The following are some pedometer tips, along with the results of our informal 1,000-step test of five models.
Sharper Image Talking Pedometer (Sharper Image, $19.95)
This pedometer "talks" to you, announcing how many steps you've taken, the distance traveled and time of day. It also offers seven irritating tunes that play in tempo with your pace and a clock with three alarm sound choices. The accuracy is a bit erratic. In one test it counted the steps exactly, and in another 1,000-step test it was off by 43 steps.
Walk4Life Model LS2515 (Walk4Life, $27)
This one is darn near perfect. The most it was ever off was one step out of 1,000. The numbers are huge so it's easy to read, and it offers three functions: step counter, exercise time and steps-to-mileage conversion. Available via www.walk4life.com or (888)422-1806.
Sportline 345 (Sportline, $19.99)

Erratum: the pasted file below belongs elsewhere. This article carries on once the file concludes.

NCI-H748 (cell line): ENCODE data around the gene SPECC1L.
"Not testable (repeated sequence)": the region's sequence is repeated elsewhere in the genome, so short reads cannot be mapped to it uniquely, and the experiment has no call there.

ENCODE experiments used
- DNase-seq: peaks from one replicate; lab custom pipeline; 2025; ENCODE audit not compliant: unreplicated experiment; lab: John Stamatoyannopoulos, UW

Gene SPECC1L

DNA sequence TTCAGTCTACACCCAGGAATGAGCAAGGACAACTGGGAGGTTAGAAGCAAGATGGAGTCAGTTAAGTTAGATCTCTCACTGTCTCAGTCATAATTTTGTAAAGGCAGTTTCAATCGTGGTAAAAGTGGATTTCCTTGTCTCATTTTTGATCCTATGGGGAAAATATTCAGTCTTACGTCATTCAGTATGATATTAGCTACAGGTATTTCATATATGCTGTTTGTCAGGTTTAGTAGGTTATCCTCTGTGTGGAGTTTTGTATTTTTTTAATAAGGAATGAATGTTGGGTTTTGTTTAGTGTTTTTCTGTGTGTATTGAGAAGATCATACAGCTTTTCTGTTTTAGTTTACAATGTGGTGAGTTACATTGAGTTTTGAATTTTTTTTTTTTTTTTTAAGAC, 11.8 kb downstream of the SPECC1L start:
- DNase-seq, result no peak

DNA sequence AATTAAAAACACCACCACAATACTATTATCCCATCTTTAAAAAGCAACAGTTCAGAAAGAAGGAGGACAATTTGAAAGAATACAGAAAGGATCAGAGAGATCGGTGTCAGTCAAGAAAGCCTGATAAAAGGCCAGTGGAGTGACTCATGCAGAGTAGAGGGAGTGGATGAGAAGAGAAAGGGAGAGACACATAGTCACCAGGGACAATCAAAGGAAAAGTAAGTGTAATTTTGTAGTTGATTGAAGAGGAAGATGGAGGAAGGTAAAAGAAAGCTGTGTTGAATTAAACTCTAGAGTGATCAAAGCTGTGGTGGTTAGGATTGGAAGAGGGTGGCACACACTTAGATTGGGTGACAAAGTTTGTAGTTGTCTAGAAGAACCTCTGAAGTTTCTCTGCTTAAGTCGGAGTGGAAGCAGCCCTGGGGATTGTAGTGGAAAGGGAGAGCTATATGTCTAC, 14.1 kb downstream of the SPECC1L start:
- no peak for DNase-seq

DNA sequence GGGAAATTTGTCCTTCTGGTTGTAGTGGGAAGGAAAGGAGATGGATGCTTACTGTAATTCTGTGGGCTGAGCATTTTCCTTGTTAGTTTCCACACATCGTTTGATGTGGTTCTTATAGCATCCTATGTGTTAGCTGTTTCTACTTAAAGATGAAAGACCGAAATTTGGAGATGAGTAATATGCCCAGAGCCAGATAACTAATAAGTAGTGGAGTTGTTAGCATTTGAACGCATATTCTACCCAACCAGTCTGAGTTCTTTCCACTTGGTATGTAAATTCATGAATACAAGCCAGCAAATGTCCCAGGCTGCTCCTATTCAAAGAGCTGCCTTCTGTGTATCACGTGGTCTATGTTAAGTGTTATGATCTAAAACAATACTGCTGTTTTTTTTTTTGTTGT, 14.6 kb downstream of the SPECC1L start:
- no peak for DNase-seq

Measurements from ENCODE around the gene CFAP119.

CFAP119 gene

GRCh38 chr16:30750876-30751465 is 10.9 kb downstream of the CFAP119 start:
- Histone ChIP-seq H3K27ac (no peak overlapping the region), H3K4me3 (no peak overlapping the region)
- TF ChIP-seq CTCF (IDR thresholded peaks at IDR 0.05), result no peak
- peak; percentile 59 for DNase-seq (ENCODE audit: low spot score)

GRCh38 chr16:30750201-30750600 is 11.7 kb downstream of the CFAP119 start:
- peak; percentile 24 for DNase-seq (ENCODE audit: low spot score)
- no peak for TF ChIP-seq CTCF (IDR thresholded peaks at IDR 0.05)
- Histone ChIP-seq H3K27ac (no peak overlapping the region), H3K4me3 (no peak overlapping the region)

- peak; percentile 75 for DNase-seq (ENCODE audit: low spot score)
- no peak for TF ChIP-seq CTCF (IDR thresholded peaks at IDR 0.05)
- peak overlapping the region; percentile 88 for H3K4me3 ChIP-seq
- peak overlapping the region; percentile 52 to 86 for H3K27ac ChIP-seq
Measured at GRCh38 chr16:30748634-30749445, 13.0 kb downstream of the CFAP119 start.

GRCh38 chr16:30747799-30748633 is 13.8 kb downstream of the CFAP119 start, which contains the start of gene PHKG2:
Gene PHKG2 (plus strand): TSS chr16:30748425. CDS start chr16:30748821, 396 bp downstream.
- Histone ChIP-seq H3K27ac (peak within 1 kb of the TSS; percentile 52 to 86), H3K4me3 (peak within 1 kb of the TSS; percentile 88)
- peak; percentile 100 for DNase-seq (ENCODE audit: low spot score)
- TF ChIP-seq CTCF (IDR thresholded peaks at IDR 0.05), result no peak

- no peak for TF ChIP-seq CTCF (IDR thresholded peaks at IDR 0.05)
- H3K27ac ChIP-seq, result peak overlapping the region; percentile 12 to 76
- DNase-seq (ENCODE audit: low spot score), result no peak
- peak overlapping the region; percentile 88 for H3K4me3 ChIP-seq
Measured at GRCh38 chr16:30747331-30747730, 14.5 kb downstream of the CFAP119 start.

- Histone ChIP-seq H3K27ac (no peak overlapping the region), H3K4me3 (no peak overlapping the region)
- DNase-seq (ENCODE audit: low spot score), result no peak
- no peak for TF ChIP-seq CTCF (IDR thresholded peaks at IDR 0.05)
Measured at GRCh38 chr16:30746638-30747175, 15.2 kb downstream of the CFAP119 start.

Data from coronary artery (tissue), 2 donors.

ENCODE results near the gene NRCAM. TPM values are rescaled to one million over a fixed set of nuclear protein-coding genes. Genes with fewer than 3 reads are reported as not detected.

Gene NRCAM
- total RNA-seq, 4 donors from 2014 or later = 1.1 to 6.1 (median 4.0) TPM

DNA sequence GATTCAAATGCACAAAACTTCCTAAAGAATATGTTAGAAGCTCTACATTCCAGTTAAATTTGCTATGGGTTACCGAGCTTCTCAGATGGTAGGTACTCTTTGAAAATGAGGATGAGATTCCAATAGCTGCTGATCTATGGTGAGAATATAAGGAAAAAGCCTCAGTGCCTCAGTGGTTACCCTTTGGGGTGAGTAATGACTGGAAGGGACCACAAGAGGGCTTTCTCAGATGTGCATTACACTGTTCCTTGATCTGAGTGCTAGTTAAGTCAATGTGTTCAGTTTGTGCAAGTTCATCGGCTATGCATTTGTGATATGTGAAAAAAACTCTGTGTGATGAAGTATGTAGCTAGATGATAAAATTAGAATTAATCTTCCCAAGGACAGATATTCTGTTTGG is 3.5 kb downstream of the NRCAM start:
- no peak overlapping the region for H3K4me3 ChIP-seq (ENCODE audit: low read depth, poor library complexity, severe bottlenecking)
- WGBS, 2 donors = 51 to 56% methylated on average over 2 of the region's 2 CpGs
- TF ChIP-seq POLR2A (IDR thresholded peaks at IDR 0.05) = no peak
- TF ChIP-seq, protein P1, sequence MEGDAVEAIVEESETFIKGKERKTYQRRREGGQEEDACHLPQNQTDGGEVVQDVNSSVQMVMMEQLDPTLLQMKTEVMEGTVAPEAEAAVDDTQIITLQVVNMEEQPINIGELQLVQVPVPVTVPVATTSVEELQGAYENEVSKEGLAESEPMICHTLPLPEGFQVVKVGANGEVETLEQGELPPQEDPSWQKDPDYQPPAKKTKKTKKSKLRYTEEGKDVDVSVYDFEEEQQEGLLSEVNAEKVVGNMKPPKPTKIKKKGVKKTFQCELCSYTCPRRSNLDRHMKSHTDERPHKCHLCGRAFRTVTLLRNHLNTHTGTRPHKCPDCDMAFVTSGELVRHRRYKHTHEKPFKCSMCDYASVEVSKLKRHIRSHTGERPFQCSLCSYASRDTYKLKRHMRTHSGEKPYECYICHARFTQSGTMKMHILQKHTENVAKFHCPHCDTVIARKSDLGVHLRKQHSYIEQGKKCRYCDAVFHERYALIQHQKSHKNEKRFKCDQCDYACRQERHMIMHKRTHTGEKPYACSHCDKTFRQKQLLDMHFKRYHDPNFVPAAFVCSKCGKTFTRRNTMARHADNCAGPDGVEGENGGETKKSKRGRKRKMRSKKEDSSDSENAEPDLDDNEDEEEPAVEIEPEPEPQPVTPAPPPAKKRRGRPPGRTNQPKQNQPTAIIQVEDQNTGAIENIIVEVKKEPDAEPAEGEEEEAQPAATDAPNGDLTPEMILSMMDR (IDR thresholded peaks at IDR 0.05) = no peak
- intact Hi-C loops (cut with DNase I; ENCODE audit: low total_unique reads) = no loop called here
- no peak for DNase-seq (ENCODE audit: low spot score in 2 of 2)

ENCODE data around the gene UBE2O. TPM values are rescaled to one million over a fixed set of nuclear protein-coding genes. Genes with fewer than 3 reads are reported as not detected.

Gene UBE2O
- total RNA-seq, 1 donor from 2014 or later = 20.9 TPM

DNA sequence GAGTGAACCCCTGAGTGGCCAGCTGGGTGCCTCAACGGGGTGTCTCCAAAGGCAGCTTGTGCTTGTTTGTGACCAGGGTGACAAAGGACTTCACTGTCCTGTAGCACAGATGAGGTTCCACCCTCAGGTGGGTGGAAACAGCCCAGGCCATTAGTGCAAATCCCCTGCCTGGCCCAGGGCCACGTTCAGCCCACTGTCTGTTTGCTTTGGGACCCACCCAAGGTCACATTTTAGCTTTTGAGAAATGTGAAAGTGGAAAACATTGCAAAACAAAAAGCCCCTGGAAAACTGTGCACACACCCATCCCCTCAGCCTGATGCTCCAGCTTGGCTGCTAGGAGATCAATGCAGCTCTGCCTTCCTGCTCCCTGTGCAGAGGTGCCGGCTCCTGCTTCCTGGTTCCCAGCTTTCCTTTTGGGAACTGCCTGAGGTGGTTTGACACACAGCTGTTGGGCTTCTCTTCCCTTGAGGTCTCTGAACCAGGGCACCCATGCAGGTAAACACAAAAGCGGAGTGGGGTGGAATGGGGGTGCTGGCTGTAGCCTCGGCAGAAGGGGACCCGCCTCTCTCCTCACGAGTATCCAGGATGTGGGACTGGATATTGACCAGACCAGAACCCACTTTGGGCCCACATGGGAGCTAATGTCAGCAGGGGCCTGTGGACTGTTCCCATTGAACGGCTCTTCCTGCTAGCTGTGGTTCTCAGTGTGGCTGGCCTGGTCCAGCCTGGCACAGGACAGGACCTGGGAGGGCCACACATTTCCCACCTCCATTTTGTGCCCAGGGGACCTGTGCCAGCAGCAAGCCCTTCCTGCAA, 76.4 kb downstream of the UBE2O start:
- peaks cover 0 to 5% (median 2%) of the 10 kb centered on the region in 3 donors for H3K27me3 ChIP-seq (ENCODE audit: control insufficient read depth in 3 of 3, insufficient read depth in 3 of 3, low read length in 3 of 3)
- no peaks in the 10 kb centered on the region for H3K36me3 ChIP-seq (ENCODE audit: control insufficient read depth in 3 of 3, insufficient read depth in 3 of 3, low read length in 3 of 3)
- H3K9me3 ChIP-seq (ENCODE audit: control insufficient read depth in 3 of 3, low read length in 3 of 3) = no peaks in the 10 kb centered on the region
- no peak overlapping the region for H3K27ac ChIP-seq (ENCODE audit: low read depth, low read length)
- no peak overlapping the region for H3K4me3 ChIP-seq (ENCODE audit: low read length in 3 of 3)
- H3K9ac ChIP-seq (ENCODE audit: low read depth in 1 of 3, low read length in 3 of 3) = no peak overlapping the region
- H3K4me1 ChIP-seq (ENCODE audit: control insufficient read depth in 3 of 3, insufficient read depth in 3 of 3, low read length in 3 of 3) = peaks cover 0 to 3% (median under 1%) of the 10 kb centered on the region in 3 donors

This is the pedometer most often found in sporting goods and department stores. It's also the most erratic of the bunch we tested, sometimes miscounting by more than 18 percent. This model also can keep tabs on calories burned, distance covered and time of day.
Go Active Stepometer (free with McDonald's Go Active Adult Happy Meals)
Although no longer offered as a free promotion, this basic step counter tested out better than some of the $20 to $30 models with lots of options. The accuracy was off by about four percent in our 1,000-step test, but was very sensitive to movement and over-counted when worn all day.
DigiWalker, model SW 701 (Yamax, $27-$35)
Although rated the most accurate in a University of Tennessee study, this model fell in the middle of the pack in our test and was off by about two percent. In addition to counting steps, it can estimate calories burned and distance traveled. Not carried in stores, it must be ordered through a distributor or on the Internet, such as www.new-lifestyles.com and www.stepintohealth.com.